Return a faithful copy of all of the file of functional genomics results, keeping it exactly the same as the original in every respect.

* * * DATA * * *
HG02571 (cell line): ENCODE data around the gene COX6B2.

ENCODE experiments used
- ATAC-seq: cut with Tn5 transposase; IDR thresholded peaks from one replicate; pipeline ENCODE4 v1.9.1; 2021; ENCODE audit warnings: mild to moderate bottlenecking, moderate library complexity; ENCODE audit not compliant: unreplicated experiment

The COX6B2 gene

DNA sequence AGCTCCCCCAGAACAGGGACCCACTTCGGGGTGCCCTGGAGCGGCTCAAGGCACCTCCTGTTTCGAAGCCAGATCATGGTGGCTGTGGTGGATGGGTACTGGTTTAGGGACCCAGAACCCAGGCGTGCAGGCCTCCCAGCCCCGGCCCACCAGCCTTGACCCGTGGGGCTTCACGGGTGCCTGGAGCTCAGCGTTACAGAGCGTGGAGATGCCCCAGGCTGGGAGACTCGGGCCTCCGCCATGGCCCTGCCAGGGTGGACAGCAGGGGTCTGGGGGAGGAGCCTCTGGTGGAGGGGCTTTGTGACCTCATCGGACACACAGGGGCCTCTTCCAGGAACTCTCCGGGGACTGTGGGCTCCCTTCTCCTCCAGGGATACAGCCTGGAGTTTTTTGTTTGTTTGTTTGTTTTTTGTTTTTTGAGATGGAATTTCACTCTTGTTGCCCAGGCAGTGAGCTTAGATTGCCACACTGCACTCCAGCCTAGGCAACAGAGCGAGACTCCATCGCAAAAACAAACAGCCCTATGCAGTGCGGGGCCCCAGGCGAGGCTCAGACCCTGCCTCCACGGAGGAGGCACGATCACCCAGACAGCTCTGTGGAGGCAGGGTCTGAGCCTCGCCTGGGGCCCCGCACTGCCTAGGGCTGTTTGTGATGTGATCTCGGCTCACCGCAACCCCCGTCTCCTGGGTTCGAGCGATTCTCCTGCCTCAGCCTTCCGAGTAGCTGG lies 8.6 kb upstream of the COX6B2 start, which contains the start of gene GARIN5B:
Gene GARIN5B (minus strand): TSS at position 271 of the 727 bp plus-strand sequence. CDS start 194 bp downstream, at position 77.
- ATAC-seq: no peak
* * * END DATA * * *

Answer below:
HG02571 (cell line): ENCODE data around the gene COX6B2.

ENCODE experiments used
- ATAC-seq: cut with Tn5 transposase; IDR thresholded peaks from one replicate; pipeline ENCODE4 v1.9.1; 2021; ENCODE audit warnings: mild to moderate bottlenecking, moderate library complexity; ENCODE audit not compliant: unreplicated experiment

The COX6B2 gene

DNA sequence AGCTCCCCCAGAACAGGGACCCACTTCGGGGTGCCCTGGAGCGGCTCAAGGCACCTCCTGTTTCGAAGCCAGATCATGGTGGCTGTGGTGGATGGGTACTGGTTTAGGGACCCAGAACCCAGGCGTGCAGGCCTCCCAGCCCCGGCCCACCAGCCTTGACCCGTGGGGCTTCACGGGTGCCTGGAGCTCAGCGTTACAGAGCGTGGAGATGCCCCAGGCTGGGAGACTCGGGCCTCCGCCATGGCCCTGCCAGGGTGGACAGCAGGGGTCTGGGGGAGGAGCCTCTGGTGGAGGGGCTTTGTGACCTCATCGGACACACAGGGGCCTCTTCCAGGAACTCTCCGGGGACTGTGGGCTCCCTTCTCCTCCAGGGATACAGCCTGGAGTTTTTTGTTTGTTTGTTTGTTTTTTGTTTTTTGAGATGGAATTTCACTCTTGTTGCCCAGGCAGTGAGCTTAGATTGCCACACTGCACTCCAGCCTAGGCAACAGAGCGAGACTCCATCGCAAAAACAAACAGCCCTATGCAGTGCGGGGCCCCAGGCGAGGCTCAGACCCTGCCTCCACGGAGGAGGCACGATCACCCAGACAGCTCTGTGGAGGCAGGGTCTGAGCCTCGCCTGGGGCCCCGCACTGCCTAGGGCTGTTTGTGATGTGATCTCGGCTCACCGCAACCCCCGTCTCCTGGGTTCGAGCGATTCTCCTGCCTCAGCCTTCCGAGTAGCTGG lies 8.6 kb upstream of the COX6B2 start, which contains the start of gene GARIN5B:
Gene GARIN5B (minus strand): TSS at position 271 of the 727 bp plus-strand sequence. CDS start 194 bp downstream, at position 77.
- ATAC-seq: no peak